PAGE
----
By Tennelle Anderson, CISSP, CISA, CPA, Secure Digital Solutions
I started out my career as an auditor. Then I moved into compliance. Now I’m a security consultant. One thing I’ve observed during my journey, is that while each of these groups value controls such as logical access and vulnerability management, each group is evaluating these controls using a different lens. These different lenses cause each group to speak a different language, leading to the confusion and frustration of management (and each other). All teams should focus on unifying the message of information security.
Isn’t there a single language that all three groups can use to consistently communicate the state of control effectiveness, compliance position and risk? Is there a single language that can also accommodate an ever-changing technological and compliance landscape? Is there a unifying language that can also communicate “how good is good enough” AND address concerns regarding overinvestment in security and compliance?
Yes, there is.
A Single Language
You probably think I’m dreaming, but I assure you I am not. The security industry is increasingly moving toward process maturity as the standard by which security programs are measured and improved. The five CMMI maturity levels (Ad hoc, Managed/Repeatable, Defined, Quantitatively Managed, Optimized) can be used to describe control implementation and effectiveness, compliance with a specific requirement, as well as the level of risk present for any given process or asset.
Harmonization of Controls and Processes to Reduce Compliance Fatigue
As you have no doubt observed, there is a great deal of overlap between the various security regulations and frameworks that exist today. Rather than trying to keep up with hundreds of different individual (and ever-changing) control objectives, organizations can harmonize those individual controls into a set of processes that can be measured based on their maturity level. For example, rather than measuring adherence to 20 different logical access-related controls, break those controls into a subset of processes (e.g. provisioning, de-provisioning, access reviews, etc.) and measure the maturity of those processes.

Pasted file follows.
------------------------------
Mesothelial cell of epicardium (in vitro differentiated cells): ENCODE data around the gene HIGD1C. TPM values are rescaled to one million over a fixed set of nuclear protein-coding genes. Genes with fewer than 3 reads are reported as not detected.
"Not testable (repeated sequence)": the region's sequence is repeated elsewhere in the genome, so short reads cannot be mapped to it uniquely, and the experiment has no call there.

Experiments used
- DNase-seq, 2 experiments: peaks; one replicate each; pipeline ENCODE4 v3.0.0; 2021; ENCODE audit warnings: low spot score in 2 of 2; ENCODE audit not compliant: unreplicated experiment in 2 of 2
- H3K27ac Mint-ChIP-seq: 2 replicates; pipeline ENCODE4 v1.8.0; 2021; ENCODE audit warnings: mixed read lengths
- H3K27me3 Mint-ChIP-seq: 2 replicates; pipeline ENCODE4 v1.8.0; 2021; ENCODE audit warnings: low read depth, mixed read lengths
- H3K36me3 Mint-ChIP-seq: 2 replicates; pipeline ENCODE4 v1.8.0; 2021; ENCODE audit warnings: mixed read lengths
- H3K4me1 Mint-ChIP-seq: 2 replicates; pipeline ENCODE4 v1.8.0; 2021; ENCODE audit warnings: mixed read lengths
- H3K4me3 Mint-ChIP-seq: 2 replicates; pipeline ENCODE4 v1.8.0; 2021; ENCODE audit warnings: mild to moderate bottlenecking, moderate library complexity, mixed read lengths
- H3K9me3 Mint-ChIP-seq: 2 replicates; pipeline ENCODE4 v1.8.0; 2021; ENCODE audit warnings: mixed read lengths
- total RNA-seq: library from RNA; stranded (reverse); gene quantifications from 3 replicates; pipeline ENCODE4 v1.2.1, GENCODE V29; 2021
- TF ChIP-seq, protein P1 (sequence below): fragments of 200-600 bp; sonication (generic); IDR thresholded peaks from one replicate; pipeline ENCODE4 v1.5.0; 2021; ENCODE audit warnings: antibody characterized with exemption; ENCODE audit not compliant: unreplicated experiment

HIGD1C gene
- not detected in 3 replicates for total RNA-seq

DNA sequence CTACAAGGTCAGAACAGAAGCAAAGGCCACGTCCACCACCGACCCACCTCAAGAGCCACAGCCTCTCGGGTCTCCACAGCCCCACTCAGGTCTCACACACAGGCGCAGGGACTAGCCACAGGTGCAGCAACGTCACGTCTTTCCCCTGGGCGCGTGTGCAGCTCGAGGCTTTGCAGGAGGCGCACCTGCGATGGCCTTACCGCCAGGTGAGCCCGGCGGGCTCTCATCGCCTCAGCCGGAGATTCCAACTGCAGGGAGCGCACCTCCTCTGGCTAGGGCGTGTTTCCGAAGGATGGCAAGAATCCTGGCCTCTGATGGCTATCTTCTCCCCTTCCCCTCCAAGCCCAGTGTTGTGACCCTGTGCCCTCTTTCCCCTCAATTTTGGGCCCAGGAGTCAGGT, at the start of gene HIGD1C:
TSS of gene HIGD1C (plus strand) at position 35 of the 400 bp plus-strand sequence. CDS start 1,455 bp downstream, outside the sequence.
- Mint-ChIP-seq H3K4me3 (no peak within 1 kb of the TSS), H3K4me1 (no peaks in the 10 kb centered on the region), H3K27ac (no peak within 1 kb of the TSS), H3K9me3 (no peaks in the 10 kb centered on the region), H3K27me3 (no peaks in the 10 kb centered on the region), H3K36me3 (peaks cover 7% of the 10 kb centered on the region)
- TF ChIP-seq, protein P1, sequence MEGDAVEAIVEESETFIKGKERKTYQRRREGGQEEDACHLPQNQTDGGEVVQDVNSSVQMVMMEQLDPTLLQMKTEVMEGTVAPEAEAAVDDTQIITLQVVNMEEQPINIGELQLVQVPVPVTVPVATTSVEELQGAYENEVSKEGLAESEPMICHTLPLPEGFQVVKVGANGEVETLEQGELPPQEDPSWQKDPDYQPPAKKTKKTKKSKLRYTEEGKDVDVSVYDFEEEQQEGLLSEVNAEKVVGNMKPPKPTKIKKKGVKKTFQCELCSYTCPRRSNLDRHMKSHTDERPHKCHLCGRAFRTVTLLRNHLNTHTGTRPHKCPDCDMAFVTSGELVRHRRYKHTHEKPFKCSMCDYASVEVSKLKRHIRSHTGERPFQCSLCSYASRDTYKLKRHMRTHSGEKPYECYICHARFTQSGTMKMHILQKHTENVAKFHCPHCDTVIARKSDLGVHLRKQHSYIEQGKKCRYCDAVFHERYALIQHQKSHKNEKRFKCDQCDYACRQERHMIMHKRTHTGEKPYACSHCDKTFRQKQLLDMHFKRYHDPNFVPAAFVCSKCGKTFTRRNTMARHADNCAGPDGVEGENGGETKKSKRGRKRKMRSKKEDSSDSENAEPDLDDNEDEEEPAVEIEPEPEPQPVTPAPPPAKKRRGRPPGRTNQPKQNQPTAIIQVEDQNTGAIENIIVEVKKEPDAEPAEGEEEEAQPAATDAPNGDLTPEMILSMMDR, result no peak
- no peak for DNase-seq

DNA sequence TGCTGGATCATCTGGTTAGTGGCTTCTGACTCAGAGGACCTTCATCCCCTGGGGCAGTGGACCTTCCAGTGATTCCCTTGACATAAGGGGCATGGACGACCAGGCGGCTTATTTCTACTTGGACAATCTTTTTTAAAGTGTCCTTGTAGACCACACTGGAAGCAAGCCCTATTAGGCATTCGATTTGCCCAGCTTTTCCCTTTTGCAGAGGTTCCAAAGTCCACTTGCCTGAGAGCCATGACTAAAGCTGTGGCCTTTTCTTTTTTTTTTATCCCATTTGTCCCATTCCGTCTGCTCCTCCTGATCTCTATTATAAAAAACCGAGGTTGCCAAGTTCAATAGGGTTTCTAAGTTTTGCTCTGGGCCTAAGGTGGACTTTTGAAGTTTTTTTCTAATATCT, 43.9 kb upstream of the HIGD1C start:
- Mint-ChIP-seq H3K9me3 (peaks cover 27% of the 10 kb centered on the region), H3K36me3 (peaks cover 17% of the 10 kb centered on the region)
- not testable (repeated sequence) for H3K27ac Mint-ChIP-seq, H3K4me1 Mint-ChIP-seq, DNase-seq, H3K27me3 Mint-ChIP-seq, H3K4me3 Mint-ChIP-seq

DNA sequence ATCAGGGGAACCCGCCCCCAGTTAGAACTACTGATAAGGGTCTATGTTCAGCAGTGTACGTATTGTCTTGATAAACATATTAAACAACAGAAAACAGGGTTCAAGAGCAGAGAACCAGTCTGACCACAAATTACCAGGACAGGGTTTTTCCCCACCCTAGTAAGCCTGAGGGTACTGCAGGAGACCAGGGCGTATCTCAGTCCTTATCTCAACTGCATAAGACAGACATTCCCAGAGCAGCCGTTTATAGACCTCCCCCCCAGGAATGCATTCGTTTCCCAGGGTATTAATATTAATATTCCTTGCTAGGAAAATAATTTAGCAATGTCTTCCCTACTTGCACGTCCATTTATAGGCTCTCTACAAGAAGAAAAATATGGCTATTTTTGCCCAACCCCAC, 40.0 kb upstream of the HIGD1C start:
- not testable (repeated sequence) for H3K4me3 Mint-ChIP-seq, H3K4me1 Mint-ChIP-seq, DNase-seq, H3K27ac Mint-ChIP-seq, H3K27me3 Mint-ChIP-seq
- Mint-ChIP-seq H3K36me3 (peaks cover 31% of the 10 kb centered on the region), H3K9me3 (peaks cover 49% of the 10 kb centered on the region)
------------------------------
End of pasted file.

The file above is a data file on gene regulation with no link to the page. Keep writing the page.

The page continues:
Unlike audits and risk assessments, which provide only a point-in-time view of the existence and/or effectiveness of controls, assigning maturity levels to existing processes gives a point-in-time snapshot of these processes AND helps determine a company’s ability to adapt to ever-changing compliance requirements and control expectations. In addition, it reduces the number of assessments that must be conducted (and the number of widgets assessed), helping to reduce your organization’s audit fatigue.
How Good is Good Enough?
Using the CMMI maturity levels is also a great way to help your organization define “how good is good enough”. For example, if your logical access provisioning processes are considered Level 1, or ad hoc, most auditors, compliance specialists and security analysts would agree that the associated controls are likely not operating effectively (if they exist), do not meet associated compliance requirements, and present a higher level of risk to your organization. Processes rated a Level 2 (repeatable, but reactive) or Level 3 (defined) may be considered to be operating effectively, meeting associated compliance requirements, and presenting less risk to your organization. Processes rated a Level 4 (quantitatively managed) or a Level 5 (optimized), while indicating effectively operating controls that meet compliance requirements and present little risk, may be getting into overinvestment territory for your particular organization. Having management define maturity goals for the organization can help everyone know how good is good enough from the outset, eliminating confusion and reducing the risk of under- or overinvestment.
Bringing it all Together
Once audit, compliance and security begin to speak in the same language, management will immediately benefit by receiving a consistent and understandable message. This will allow your organization to move to the prioritization and implementation stages more quickly without fear of overinvestment. It may even help your organization to recognize audit, compliance and security as valuable business partners contributing to business goals, rather than impeding them.
SDS’s Accliviti tool, powered by their MAPP methodology, empowers organizations with a clear picture of security posture based on maturity levels, including trending analysis, planning and budgeting, and built-in support for multiple security frameworks and regulations. With Accliviti’s SaaS delivery model, scoring, tracking improvements and communicating performance of a security program happens in weeks, instead of months, using built-in analytics. Accliviti helps CISOs create and communicate, using a unifying message for information security, a roadmap to guide the organization’s security activities.
By leveraging the best-practice MAPP model of Maturity Assessment, Profile, and Plan, using an automated tool like Accliviti, CISOs can focus more of their time and interactions towards security strategy and advisor roles for the business.
 Veltsos, Christophe; “A MAPP to Clearer Information Security,” January 2016,